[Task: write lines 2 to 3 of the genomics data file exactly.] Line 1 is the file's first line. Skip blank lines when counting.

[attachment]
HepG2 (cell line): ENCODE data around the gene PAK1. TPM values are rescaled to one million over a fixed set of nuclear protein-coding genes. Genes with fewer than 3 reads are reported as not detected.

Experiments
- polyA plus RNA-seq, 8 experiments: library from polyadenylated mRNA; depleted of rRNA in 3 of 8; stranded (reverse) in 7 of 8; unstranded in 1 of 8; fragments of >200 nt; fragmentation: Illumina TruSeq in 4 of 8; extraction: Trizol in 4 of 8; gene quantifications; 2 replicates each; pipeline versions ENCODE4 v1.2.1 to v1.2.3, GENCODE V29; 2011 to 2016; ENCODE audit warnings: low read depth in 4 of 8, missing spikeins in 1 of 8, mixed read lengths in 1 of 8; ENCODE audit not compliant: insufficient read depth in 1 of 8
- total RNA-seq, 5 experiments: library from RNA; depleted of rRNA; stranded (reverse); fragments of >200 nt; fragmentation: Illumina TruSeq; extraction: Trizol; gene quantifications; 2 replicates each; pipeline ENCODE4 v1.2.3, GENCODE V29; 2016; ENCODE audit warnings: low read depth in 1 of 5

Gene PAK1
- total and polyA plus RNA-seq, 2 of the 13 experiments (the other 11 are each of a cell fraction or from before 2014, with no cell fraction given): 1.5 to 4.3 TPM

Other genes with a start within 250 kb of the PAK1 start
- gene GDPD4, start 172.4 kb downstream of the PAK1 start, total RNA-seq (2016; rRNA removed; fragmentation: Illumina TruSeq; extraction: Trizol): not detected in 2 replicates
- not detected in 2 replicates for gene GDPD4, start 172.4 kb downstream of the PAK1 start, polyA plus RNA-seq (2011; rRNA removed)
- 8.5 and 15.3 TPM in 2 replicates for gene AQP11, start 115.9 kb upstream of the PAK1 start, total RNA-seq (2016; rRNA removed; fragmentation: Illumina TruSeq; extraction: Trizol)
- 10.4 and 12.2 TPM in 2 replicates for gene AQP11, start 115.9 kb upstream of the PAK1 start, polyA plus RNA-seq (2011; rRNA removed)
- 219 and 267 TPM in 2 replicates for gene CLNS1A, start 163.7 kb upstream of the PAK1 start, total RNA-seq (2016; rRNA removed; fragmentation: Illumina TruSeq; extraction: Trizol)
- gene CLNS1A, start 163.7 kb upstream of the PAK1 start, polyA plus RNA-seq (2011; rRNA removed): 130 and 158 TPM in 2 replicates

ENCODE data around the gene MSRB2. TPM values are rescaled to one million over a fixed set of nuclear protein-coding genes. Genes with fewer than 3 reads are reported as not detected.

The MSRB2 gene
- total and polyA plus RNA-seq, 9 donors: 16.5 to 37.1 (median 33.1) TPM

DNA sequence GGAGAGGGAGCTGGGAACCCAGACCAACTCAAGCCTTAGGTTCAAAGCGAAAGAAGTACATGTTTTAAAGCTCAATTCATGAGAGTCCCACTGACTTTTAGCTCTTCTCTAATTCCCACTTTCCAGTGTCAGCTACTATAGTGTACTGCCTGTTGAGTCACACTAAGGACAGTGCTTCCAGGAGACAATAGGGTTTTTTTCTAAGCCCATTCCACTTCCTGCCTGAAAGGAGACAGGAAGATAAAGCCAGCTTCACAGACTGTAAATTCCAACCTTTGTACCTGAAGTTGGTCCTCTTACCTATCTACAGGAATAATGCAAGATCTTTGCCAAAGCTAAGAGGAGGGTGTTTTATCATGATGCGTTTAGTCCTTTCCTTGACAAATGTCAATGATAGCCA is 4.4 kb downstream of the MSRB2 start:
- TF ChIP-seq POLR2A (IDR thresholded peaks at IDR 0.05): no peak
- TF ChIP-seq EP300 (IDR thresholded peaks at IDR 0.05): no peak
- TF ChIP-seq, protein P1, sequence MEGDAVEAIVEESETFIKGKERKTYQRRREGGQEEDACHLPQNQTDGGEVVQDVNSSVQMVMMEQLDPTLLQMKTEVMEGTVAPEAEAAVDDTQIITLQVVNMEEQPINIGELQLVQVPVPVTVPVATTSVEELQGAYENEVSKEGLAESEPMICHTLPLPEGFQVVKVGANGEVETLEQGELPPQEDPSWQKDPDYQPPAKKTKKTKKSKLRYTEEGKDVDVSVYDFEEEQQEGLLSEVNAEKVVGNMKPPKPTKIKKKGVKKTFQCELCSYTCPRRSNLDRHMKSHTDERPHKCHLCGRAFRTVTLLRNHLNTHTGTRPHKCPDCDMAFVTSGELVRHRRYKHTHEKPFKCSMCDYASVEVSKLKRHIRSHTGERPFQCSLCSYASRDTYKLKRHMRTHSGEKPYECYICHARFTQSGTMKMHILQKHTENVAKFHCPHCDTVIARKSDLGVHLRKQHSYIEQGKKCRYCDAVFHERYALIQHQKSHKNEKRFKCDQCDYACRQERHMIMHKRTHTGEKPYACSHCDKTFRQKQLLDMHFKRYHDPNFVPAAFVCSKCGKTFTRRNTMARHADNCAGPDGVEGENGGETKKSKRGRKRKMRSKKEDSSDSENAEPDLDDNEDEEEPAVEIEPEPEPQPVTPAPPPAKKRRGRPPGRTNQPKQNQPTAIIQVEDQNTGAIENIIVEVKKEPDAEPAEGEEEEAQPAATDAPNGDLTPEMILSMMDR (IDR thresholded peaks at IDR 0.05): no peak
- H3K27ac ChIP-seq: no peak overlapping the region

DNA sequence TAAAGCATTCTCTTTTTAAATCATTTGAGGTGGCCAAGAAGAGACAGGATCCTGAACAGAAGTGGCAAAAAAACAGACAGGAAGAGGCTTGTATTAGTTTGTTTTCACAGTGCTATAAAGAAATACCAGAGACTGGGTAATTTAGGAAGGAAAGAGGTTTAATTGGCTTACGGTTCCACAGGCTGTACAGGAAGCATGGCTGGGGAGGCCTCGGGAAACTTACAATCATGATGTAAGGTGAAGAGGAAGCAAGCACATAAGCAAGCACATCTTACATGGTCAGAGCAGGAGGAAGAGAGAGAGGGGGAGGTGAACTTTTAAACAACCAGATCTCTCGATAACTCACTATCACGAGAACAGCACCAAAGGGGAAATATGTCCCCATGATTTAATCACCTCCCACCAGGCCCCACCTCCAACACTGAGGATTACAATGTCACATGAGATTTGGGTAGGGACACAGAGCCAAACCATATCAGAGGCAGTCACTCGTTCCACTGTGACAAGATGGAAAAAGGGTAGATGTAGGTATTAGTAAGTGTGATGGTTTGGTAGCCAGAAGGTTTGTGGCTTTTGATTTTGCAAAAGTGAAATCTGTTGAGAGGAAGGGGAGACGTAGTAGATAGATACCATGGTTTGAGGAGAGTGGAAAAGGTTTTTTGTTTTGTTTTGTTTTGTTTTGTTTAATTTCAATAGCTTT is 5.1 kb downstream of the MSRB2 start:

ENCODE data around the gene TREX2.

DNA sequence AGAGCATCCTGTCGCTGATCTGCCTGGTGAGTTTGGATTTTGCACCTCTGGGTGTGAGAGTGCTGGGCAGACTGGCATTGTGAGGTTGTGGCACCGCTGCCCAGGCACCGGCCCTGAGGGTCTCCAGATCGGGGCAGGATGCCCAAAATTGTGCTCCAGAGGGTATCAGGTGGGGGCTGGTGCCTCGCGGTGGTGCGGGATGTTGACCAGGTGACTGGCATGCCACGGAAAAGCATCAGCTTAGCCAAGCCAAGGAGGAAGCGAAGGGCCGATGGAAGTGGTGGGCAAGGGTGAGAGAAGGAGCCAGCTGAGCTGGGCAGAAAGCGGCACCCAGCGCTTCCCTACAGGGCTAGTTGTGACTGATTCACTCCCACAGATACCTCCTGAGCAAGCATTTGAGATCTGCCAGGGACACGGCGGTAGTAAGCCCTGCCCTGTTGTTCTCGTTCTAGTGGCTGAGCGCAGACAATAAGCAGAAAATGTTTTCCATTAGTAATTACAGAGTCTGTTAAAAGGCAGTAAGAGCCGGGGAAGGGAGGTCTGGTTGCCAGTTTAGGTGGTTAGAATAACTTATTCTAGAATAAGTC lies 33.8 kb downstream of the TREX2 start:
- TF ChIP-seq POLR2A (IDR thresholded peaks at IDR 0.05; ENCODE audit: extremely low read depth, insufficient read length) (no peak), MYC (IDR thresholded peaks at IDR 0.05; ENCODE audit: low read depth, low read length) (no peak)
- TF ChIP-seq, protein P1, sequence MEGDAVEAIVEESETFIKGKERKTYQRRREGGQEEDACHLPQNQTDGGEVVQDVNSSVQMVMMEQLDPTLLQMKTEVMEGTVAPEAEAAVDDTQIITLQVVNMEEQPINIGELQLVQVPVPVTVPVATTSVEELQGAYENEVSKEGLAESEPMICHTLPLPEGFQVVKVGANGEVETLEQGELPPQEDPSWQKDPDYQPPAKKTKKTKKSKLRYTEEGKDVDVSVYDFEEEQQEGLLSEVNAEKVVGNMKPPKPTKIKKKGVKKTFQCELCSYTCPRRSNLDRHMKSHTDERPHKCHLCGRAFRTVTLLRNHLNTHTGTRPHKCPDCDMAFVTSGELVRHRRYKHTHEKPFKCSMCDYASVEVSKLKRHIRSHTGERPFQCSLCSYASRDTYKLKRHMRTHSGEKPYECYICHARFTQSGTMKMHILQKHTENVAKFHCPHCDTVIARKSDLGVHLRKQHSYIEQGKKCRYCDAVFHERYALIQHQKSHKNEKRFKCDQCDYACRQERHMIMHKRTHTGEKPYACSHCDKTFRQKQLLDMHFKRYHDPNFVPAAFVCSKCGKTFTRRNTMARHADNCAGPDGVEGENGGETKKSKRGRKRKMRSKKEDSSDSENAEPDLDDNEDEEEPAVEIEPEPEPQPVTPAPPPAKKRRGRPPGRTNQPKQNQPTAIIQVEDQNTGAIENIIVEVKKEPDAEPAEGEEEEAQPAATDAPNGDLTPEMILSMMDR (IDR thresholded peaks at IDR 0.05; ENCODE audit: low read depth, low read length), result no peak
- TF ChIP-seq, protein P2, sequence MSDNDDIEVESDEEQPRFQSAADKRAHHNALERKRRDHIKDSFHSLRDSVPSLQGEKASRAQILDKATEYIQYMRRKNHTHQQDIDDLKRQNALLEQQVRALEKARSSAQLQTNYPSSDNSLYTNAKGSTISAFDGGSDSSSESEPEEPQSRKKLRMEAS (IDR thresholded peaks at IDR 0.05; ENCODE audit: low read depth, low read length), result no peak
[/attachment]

Experiments
- polyA plus RNA-seq, 8 experiments: library from polyadenylated mRNA; depleted of rRNA in 3 of 8; stranded (reverse) in 7 of 8; unstranded in 1 of 8; fragments of >200 nt; fragmentation: Illumina TruSeq in 4 of 8; extraction: Trizol in 4 of 8; gene quantifications; 2 replicates each; pipeline versions ENCODE4 v1.2.1 to v1.2.3, GENCODE V29; 2011 to 2016; ENCODE audit warnings: low read depth in 4 of 8, missing spikeins in 1 of 8, mixed read lengths in 1 of 8; ENCODE audit not compliant: insufficient read depth in 1 of 8